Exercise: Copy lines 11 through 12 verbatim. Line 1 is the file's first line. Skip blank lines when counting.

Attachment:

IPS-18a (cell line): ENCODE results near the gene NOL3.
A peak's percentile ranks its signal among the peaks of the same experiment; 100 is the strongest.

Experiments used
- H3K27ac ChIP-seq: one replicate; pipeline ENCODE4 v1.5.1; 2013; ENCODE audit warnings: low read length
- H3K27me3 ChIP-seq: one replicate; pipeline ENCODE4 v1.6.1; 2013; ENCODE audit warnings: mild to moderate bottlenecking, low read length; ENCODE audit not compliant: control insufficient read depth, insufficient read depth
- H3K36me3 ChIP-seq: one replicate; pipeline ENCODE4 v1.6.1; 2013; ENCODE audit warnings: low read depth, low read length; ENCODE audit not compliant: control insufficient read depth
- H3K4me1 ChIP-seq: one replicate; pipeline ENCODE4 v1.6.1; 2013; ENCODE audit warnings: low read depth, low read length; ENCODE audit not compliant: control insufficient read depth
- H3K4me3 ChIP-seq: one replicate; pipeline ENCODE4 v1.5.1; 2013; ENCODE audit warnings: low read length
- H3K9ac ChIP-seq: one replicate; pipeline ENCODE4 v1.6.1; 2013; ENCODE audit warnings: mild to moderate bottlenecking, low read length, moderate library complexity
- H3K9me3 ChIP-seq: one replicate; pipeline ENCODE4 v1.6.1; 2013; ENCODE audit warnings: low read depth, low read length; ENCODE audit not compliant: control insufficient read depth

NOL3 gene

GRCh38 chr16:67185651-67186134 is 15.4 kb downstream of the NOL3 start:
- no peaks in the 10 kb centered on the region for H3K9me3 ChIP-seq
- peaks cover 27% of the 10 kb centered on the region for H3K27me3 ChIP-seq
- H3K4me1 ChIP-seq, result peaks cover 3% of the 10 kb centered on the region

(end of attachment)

NOL3 gene

GRCh38 chr16:67185651-67186134 is 15.4 kb downstream of the NOL3 start: